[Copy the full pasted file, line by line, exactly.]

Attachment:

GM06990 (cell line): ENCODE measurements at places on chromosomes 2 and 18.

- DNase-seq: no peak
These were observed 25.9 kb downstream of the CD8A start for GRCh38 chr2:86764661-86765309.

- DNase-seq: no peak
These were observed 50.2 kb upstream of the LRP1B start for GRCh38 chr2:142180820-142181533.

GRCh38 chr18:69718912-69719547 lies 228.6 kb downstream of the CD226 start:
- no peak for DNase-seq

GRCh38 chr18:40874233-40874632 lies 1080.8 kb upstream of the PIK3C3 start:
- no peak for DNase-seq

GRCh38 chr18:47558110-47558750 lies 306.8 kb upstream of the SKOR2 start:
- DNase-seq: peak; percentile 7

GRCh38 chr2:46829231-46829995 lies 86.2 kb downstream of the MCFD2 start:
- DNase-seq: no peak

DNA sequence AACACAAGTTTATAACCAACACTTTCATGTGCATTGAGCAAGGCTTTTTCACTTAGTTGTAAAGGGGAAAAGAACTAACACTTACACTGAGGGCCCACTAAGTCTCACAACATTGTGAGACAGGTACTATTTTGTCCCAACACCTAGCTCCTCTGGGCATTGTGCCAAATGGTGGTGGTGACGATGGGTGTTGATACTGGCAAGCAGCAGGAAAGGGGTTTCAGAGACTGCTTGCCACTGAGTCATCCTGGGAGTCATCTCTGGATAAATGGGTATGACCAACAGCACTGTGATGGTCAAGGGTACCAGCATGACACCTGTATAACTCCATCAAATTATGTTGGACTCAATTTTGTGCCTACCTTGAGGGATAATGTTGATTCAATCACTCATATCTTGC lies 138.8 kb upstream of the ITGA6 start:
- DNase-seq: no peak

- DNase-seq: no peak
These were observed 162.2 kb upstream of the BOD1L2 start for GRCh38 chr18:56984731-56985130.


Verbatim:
GM06990 (cell line): ENCODE measurements at places on chromosomes 2 and 18.

- DNase-seq: no peak
These were observed 25.9 kb downstream of the CD8A start for GRCh38 chr2:86764661-86765309.

- DNase-seq: no peak
These were observed 50.2 kb upstream of the LRP1B start for GRCh38 chr2:142180820-142181533.

GRCh38 chr18:69718912-69719547 lies 228.6 kb downstream of the CD226 start:
- no peak for DNase-seq

GRCh38 chr18:40874233-40874632 lies 1080.8 kb upstream of the PIK3C3 start:
- no peak for DNase-seq

GRCh38 chr18:47558110-47558750 lies 306.8 kb upstream of the SKOR2 start:
- DNase-seq: peak; percentile 7

GRCh38 chr2:46829231-46829995 lies 86.2 kb downstream of the MCFD2 start:
- DNase-seq: no peak

DNA sequence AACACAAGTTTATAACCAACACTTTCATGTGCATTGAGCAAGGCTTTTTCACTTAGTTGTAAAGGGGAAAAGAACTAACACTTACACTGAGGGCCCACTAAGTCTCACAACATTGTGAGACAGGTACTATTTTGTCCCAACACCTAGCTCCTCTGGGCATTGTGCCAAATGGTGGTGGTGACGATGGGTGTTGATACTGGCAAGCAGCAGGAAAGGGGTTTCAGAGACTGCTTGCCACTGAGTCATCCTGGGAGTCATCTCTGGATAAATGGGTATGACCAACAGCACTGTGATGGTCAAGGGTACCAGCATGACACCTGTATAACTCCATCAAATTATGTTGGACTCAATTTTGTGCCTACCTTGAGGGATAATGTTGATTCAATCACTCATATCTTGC lies 138.8 kb upstream of the ITGA6 start:
- DNase-seq: no peak

- DNase-seq: no peak
These were observed 162.2 kb upstream of the BOD1L2 start for GRCh38 chr18:56984731-56985130.